Figure 2

Figure 2 shows what happens when the stock price decreases and the short sale moves in the short seller's favor: the value of the short sale decreases (which is good for the short seller), the margin requirements also change, and this change means the investor will start to receive money out of the account. As the stock heads lower and lower, more and more of the margin in the account - the $75,000 - is released to the investor. If the price of the stock falls to $40 a share, the short sale value will be $40,000, down from $50,000. Whenever the price falls, investors are still required to have an additional 50% in the account - so the additional margin required in this case will be $20,000, down from $25,000. The difference between the initial margin requirement total and the margin requirement total as the price falls is released to the short seller. In this example, the amount released when the price falls to $40 is $15,000, which consists of the $10,000 drop in the short sale value and the $5,000 drop in the additional margin requirement. The short seller could then use this money to purchase other investments.

To learn more, see our Short Selling Tutorial and our Margin Trading Tutorial.

  1. Who decides when to print money in the US?

    The U.S. Treasury decides to print money in the United States as it owns and operates printing presses. However, the Federal ... Read Full Answer >>
  2. Why do some people claim the Federal Reserve is unconstitutional?

    The U.S. Constitution does not mention the need for a central bank, nor does it explicitly grant the government the power ... Read Full Answer >>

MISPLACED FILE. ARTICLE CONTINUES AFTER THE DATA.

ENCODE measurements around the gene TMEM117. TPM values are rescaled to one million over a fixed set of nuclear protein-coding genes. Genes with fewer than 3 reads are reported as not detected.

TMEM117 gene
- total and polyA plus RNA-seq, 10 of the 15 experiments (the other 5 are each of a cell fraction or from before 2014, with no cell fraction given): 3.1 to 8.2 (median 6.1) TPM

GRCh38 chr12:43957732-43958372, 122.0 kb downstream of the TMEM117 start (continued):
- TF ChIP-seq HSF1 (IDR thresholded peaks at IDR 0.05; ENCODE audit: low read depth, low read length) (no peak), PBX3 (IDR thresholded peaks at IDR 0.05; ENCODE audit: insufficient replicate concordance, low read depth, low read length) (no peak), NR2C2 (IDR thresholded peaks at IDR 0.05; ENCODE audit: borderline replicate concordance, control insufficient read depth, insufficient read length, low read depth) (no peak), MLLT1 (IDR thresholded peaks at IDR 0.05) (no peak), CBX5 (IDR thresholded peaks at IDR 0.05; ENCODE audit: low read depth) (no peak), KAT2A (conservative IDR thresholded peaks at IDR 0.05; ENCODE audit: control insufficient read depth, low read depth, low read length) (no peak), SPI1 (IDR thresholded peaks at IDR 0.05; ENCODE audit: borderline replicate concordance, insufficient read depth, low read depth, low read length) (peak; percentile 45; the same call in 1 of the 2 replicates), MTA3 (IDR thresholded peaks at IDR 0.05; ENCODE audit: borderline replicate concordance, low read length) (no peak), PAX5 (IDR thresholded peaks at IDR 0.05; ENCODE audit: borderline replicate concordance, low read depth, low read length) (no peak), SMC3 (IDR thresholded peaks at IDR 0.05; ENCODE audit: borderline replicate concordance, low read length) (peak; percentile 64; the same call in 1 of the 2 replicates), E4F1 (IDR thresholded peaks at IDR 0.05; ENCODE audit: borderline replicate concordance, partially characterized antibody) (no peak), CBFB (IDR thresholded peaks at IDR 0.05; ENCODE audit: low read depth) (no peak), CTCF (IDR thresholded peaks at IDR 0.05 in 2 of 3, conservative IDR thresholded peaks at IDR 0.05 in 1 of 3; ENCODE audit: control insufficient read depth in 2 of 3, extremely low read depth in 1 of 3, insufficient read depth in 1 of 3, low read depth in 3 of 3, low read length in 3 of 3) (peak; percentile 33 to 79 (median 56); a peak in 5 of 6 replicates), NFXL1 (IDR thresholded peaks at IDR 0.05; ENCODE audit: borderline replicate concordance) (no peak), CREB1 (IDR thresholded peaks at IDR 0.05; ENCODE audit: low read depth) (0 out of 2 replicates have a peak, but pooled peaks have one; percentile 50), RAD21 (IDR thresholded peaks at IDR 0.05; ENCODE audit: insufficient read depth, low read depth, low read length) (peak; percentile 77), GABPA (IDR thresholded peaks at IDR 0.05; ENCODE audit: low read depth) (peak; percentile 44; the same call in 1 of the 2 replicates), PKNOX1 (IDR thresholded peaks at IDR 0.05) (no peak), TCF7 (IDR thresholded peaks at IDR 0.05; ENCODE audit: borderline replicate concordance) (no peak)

3. What does a futures contract cost?

    The value of a futures contract is derived from the cash value of the underlying asset. While a futures contract may have ... Read Full Answer >>
  4. How does a broker decide which customers are eligible to open a margin account?

    Brokers have the sole discretion to determine which customers may open margin accounts with them, although there are regulations ... Read Full Answer >>
  5. Are there leveraged ETFs that follow the retail sector?

    There are many exchange-traded funds (ETFs) that track the retail sector or elements of the retail sector, and some of those ... Read Full Answer >>
  6. What is the interest rate offered on a typical margin account?

    Interest rates on margin accounts vary according to the size of the loan and the brokerage firm being used. Generally, interest ... Read Full Answer >>
Related Articles
  1. Economics

    What's the 1913 Federal Reserve Act?

    The 1913 Federal Reserve Act was a pivotal congressional act that helped establish the Federal Reserve System as it exists today. It is one of the United States financial system’s most influential ...
  2. Professionals

    Will Interest Rates Rise at the Next Fed Meeting?

    Everyone wants to know what the Federal Reserve will do next, but the Fed doesn't even know what it's next move will be.
  3. Mutual Funds & ETFs

    Using Short ETFs to Battle a Down Market